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Affinity Workshop
Queer in AI Workshop 1
Claas Voelcker · Arjun Subramonian · Vishakha Agrawal · Luca Soldaini · Pan Xu · Pranav A · William Agnew · Umut Pajaro Velasquez · Yanan Long · Sharvani Jha · Ashwin S · Mary Anne Smart · Patrick Feeney · Ruchira Ray

Tue Dec 07 05:00 AM -- 07:00 AM (PST) @ None
Event URL: https://sites.google.com/view/queer-in-ai/neurips-2021?authuser=0 »

Queer in AI’s demographic survey reveals that most queer scientists in our community do not feel completely welcome in conferences and their work environments, with the main reasons being a lack of queer community and role models. Over the past years, Queer in AI has worked towards these goals, yet we have observed that the voices of marginalized queer communities - especially transgender, non-binary folks and queer BIPOC folks - have been neglected. The purpose of this workshop is to highlight issues that these communities face by featuring talks and panel discussions on the inclusion of neuro-diverse people in our communities, the intersection of queer and animal rights, as well as worker rights issues around the world.

The main topics of the workshop will revolve around:
- the intersection of AI, queer identity and neurodiversity
- queer identity and labor rights and organization
- AI and animal rights
- queer identity and caste-based discrimination

Additionally, at Queer in AI’s socials at NeurIPS 2021, we will focus on creating a safe and inclusive casual networking and socializing space for LGBTQIA+ individuals involved with AI. There will also be additional social events, stay tuned for more details coming soon. Together, these components will create a community space where attendees can learn and grow from connecting with each other, bonding over shared experiences, and learning from each individual’s unique insights into AI, queerness, and beyond!

Tue 5:00 a.m. - 6:00 a.m.
Caste discrimination (Panel)
Tue 6:00 a.m. - 7:00 a.m.
Animal-centered AI (Panel)
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(Poster) [ Visit Poster at Spot H3 in Virtual World ]

This work studies publications in the field of cognitive science and utilizes natural language processing (NLP) and graph theoretical techniques to connect the analysis of the papers' content (abstracts) to the context (citation, journals). We apply hierarchical topic modeling on the abstracts and community detection algorithms on the citation network, and measure content-context discrepancy to find academic fields that study similar topics but do not cite each other or publish in the same venues. These results show a promising, systemic framework to identify opportunities for scientific collaboration in highly interdisciplinary fields such as cognitive science and machine learning.

Harlin Lee
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(Poster) [ Visit Poster at Spot H2 in Virtual World ]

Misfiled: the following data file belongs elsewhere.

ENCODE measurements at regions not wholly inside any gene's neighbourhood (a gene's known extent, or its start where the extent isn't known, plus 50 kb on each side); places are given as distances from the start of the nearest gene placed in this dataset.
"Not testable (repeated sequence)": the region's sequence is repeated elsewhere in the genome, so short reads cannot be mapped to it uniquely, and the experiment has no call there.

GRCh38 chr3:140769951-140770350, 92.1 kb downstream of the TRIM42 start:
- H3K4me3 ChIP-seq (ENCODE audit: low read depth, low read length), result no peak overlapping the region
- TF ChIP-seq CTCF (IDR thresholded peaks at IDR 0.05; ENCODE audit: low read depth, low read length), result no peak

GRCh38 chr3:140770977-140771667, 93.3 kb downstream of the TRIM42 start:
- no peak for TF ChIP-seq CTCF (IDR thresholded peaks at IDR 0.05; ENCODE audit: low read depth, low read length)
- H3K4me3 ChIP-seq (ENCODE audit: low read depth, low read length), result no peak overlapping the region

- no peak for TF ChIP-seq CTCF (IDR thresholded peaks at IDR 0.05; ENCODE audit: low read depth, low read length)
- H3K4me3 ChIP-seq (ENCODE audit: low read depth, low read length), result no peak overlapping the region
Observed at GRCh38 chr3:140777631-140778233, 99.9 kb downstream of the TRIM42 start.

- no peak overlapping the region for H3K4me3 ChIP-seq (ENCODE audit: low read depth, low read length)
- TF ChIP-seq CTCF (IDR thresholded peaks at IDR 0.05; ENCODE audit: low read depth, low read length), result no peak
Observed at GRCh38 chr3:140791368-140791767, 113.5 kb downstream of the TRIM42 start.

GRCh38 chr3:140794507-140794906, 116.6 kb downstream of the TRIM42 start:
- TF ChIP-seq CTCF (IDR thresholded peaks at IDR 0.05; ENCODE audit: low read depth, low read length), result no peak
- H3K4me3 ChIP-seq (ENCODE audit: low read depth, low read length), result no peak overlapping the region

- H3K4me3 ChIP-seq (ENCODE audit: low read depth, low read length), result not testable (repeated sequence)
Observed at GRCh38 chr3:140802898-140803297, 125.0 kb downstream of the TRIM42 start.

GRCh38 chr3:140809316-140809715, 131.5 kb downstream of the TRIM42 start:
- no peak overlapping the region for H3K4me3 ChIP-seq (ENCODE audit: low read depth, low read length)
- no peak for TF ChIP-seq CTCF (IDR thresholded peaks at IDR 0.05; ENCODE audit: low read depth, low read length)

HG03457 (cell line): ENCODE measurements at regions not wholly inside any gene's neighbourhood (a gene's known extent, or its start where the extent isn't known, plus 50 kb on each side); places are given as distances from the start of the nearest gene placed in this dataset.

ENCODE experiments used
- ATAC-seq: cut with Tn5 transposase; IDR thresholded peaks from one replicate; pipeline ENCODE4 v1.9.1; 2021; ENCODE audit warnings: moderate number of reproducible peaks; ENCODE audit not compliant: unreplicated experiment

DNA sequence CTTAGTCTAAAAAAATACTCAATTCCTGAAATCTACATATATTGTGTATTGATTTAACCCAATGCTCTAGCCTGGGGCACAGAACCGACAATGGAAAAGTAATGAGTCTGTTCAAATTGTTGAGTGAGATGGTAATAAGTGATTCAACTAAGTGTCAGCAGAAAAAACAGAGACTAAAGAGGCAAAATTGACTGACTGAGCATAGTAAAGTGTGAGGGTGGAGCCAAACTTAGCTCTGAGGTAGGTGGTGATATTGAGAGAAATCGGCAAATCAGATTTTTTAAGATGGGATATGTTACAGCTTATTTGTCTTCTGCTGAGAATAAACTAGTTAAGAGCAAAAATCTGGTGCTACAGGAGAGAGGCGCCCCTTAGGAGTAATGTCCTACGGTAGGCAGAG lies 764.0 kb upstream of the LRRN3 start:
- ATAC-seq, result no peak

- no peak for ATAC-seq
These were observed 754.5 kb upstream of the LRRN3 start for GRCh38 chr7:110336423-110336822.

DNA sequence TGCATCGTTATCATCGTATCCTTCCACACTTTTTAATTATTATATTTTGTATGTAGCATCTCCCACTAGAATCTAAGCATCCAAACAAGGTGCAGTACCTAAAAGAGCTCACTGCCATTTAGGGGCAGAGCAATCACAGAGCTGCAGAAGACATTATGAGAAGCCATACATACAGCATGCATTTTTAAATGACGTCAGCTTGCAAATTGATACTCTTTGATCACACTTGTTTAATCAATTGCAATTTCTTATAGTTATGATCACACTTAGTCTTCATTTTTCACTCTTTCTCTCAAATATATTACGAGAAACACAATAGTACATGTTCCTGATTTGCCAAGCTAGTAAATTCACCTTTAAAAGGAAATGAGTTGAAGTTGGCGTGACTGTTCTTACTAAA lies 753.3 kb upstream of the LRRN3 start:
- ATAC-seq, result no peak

AI, machine learning, and data science methods are already pervasive in our society and technology, affecting all of our lives in many subtle ways. Trustworthy AI has become an important topic because trust in AI systems and their creators has been lost, or was never present in the first place. Researchers, corporations, and governments have long and painful histories of excluding marginalized groups from technology development, deployment, and oversight. As a direct result of this exclusion, these technologies have long histories of being less useful or even harmful to minoritized groups. This infuriating history illustrates that industry cannot be trusted to self-regulate and why trust in commercial AI systems and development has been lost. We argue that any AI development, deployment, and monitoring framework that aspires to trust must incorporate both feminist, non-exploitative participatory design principles and strong, outside, and continual monitoring and testing. We additionally explain the importance of considering aspects of trustworthiness beyond just transparency, fairness, and accountability, specifically, to consider justice and shifting power to the people and disempowered as core values to any trustworthy AI system. Creating trustworthy AI starts by funding, supporting, and empowering groups like Queer in AI so the field of AI has the diversity and inclusion to credibly and effectively develop trustworthy AI. Through our years of work and advocacy, we have developed expert knowledge around questions of if and how gender, sexuality, and other aspects of identity should be used in AI systems and how harms along these lines should be mitigated. Based on this, we discuss a gendered approach to AI, and further propose a queer epistemology and analyze the benefits it can bring to AI.

William Agnew · Arjun Subramonian · Umut Pajaro Velasquez
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(Poster) [ Visit Poster at Spot H1 in Virtual World ]

This submission is a poetry reflecting on classification and belongingness.

Safinah Arshad Ali
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(Poster) [ Visit Poster at Spot H0 in Virtual World ]